After the war he returned to his father’s biscuit and bread business in Continued on page 48

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Toronto. From the first he showed a formidable combination of qualities: self-confidence, resolution, vigor, shrewdness and leadership. At 25 he was general manager of the firm and when his father died in 1924 he took over the whole business. In his first two years he raised the profits of the company from $25,000 a year to $85,000. Then, in 1928, when only 31, he began the program of expansion which was to make him one of the world’s greatest businessmen.

First he incorporated a new company, George Weston Ltd., and then he offered stock to the public. A few months later be bought the controlling interest in the William Patterson Co. of Brantford, manufacturers of confectionery and biscuits since 1863. Business was good, sales were steadily increasing and he looked now to the United States. He went to Ne\v York, persuaded an American financier to back him and came the only cropper of bis career.

“Yes,” be told me, “it was an awful cropper. I went almost bankrupt and bad a physical breakdown, too. But it was the most profitable breakdown any man ever bad. It was my formative year. I learned then that courage is the vital element in life. I developed a duodenal ulcer and had to go to a hospital in Boston. During my convalescence I bought 20 or 30 of the finest books I could find in biography and history and I studied them. It was worth while. Something came to me then. I went back to Canada—a failure but a different man. I remodeled my methods completely and then I started to rebuild my fortunes in the United States.”

When the depression struck, he was buying new plants in both Canada and the United States. “Depressions are the best time,” he says and that is the kind of remark you expect from him. Once during the great depression, for example, be paid a (lying visit to bis plant at Brantford, which was badly hit. He asked D. L. Chrysler, the manager, if he had laid off any men. “Yes,” said Chrysler, “I had to let a few go.” “Well, I don’t want anyone laid off,” replied Weston. “We make more money out of men than we ever make out of things.”

The phrase “ enlightened selfinterest” might have been made for Weston and bis methods. Generosity makes him happy—and it pays. “I don’t buy plants, I buy men,” he says. He seeks out and hires the ablest executives and engineers; he pays them high salaries and in addition he rewards them on what he calls the merit system of bonuses. “If there’s one thing I do believe in,” he says, “it is that the better worker should get the better reward. That is where socialism falls down.”

Invasion of Britain

After only 10 years in business on bis own, during which be had raised the sales of the original firm from $2,500,000 a year to $1 million a week, Garfield Weston turned to Britain. The British made the finest biscuits in the world, but Weston thought he could make better biscuits at half the price. He did.

He had learned to begin every venture on a small scale, as an experiment. In 1935 he bought the biscuit section of the well-known Scottish company of Mitchell and Muil of Aberdeen. He improved the piant and he was a success from the start. He sold fancy biscuits at exactly half

the price at which they were sold by the world-famous firms all around him and he coined money.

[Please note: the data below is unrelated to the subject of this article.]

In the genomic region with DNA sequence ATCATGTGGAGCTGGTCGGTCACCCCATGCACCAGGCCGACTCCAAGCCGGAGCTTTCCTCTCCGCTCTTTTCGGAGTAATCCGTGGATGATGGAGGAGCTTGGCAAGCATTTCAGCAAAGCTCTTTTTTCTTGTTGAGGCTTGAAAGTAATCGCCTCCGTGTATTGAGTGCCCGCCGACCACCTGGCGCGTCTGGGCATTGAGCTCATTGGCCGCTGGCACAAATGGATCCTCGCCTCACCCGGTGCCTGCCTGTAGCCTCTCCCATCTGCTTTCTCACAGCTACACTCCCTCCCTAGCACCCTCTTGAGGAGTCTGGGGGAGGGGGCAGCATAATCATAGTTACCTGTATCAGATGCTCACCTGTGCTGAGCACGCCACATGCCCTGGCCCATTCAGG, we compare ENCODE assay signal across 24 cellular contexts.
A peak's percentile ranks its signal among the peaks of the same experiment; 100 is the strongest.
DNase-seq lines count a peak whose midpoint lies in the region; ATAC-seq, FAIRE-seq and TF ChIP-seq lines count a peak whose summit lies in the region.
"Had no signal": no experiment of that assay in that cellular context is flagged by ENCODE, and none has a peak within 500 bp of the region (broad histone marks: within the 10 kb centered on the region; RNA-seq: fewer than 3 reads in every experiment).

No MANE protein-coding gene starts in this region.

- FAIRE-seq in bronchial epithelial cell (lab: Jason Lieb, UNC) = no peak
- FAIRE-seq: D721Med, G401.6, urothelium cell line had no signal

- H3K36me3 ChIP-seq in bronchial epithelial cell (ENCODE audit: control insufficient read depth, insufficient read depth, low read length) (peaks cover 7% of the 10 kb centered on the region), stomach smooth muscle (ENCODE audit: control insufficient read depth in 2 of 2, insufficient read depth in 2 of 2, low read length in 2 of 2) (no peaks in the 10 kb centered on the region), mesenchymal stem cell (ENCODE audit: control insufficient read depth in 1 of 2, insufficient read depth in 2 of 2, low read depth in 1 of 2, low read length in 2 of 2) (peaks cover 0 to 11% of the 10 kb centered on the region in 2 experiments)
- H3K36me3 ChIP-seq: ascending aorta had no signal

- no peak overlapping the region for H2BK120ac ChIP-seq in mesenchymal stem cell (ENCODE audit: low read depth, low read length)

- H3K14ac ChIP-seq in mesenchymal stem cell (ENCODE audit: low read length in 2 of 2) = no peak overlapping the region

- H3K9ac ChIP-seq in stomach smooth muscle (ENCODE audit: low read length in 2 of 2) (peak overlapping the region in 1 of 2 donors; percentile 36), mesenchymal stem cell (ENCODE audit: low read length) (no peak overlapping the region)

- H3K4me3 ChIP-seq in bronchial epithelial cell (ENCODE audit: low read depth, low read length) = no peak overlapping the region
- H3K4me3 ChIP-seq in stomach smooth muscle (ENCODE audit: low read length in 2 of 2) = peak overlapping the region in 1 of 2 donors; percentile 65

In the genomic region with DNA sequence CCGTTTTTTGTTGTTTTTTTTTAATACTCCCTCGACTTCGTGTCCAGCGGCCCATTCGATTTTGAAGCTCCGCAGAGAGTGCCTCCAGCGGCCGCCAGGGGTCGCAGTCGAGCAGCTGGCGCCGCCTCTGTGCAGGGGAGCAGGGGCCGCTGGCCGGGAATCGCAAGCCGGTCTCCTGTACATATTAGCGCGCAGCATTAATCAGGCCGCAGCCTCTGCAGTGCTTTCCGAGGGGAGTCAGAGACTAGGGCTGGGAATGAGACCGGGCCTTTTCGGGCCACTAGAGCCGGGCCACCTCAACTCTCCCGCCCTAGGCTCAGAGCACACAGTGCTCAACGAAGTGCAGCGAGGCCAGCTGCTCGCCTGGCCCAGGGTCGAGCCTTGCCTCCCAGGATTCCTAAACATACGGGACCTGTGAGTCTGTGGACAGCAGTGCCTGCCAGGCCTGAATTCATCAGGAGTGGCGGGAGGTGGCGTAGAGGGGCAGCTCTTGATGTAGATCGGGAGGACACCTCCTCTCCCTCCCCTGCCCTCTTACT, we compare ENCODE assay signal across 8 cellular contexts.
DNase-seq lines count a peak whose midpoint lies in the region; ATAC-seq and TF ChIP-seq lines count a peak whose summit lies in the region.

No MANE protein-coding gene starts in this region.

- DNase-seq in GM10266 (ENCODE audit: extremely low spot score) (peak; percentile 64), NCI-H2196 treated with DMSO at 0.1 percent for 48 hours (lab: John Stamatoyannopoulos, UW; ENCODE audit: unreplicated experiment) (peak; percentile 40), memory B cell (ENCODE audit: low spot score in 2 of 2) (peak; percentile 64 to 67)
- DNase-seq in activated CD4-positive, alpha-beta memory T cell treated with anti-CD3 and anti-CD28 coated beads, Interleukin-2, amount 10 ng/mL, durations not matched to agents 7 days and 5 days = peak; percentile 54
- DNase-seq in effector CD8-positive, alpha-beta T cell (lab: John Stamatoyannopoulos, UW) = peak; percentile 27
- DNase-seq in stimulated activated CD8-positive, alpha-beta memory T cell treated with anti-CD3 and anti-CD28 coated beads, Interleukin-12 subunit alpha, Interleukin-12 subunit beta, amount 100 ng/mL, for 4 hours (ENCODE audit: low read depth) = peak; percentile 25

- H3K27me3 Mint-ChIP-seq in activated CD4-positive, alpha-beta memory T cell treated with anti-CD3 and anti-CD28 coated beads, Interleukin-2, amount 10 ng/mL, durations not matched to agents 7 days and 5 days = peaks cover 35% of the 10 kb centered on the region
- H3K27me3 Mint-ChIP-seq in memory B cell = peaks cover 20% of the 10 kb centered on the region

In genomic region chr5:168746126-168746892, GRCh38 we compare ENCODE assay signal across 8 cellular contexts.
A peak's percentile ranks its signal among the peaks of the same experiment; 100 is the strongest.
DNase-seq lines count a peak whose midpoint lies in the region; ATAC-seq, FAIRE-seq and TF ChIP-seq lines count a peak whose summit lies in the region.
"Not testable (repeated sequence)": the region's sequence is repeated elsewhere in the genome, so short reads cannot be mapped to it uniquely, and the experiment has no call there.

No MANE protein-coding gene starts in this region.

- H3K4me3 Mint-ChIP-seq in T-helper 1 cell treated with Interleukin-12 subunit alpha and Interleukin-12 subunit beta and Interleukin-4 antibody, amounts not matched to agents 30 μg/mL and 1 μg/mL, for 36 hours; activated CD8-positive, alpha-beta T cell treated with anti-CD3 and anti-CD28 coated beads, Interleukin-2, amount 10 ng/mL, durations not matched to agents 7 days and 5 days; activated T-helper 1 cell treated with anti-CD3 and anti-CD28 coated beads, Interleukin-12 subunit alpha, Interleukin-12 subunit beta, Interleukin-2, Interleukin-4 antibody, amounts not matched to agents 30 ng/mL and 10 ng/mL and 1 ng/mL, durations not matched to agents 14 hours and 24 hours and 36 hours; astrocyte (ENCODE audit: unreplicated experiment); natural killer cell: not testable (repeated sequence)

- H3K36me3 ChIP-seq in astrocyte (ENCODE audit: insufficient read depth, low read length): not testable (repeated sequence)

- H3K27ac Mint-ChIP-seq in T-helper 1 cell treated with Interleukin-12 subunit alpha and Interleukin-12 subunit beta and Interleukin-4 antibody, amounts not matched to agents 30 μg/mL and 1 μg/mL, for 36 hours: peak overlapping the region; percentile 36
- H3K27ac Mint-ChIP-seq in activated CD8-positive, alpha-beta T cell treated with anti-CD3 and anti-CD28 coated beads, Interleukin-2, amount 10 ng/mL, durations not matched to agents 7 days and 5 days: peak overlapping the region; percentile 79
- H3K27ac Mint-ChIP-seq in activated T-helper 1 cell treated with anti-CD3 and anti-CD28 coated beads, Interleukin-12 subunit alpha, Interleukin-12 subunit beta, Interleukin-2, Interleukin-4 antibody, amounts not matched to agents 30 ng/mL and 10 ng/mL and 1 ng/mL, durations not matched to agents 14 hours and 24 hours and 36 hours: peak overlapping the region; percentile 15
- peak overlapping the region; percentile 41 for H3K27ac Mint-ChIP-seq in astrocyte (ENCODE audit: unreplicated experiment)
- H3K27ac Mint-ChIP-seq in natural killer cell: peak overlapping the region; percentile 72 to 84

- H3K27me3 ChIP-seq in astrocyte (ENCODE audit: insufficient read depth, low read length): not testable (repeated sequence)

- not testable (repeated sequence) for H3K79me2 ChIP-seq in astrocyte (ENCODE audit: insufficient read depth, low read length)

He built a great new factory in England at «Slough, near Windsor, where he produced high-class biscuits on the assembly line in enormous quantities. Then be built another big modern plant in Monmouthshire, taking employment to one of the most derelict areas of Britain. He bought control or interest in many other firms and turned one white elephant after another into solid gold bricks. “I was on the spree,” he says, “I loved Britain and I saw that she had everything but enthusiasm. She had terrific wealth, brains, markets already made, and incomparable ability to pull together, but she needed enthusiasm.”

Weston’s Technique

I saw myself how Weston inspired enthusiasm. Some years ago I was a guest at his annual banquet in London to his executives and salesmen, to his bankers and backers, and to some of his most powerful rivals. The banquet was followed by a lavish entertainment; and then Weston made a speech which had some astonishing effects.

It was merely a talk about business, and how successful they had all been, and how much more successful they were going to be in the future, and how grand it was to have ideals in business, and all that. But it was a tour de force of inspirationalism. The man radiated sincerity and his hearers felt he was saying great, new important things.

One day in 1937 Garfield Weston was showing me over his new biscuit factory at Slough. Biscuits were being turned out in millions by great ingenious robots, on an assembly line all the way from pastry to packet. In the last stage of one product a tube YVRS spreading a layer of chocolate on the finished biscuit. “Look at that closely,” said Weston, and he pointed out a small jet that was blowing air on each biscuit to spread and thin out the chocolate. “Ah,” I said, “that’s blowing the chocolate off.” “Oh, no,” he replied, "it’s blowing the profit on!”

As all this was going on he had turned also to bread. In 1934 he bought the old firm of Chibnail’s Bakeries in London; and it was the same story of new machines, new methods and spectacular success. Then he started buying bakeries large and small all over the United Kingdom. Soon he had 15,000 working for his Allied Bakeries. His British and Canadian bakeries together are easily the largest breadmaking concern in the world.